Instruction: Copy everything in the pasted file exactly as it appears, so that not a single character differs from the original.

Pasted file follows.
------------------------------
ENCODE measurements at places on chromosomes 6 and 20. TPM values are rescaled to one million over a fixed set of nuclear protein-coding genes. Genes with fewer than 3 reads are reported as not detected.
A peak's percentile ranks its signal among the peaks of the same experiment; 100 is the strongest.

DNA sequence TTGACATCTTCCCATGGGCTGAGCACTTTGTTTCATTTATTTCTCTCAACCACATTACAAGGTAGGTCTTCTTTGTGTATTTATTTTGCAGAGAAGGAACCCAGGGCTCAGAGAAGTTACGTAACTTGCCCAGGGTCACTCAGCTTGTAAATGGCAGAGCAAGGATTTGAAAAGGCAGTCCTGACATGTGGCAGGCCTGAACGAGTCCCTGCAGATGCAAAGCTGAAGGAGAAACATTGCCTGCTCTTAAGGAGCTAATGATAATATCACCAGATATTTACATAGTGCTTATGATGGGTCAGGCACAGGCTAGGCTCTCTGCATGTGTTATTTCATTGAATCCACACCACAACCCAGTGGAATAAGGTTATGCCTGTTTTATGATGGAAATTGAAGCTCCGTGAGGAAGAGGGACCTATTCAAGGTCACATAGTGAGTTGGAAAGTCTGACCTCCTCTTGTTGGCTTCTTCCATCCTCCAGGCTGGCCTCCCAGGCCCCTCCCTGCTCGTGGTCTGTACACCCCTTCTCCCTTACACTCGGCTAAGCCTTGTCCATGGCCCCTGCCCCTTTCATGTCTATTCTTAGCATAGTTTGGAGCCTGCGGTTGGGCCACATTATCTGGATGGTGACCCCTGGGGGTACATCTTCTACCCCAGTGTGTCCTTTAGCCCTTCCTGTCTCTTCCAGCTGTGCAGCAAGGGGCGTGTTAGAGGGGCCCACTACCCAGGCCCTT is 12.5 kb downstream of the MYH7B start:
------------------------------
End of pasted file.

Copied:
ENCODE measurements at places on chromosomes 6 and 20. TPM values are rescaled to one million over a fixed set of nuclear protein-coding genes. Genes with fewer than 3 reads are reported as not detected.
A peak's percentile ranks its signal among the peaks of the same experiment; 100 is the strongest.

DNA sequence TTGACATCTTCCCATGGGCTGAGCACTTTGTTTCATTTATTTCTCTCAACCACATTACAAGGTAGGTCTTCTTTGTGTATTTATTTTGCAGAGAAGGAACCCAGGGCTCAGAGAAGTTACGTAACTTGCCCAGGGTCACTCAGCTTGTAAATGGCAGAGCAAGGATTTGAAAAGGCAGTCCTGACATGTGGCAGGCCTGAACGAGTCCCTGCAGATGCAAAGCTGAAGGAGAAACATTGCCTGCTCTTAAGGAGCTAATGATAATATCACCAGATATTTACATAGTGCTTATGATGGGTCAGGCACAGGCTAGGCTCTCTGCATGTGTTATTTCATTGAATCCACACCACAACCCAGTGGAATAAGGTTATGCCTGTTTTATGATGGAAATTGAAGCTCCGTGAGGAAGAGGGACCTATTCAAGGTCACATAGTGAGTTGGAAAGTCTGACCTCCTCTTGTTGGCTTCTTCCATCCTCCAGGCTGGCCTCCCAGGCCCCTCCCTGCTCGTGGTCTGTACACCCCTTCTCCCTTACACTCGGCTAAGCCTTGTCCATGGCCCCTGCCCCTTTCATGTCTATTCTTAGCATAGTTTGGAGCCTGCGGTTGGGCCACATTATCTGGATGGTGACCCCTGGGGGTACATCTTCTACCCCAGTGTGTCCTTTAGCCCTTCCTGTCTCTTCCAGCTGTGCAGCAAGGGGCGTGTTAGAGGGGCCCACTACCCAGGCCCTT is 12.5 kb downstream of the MYH7B start: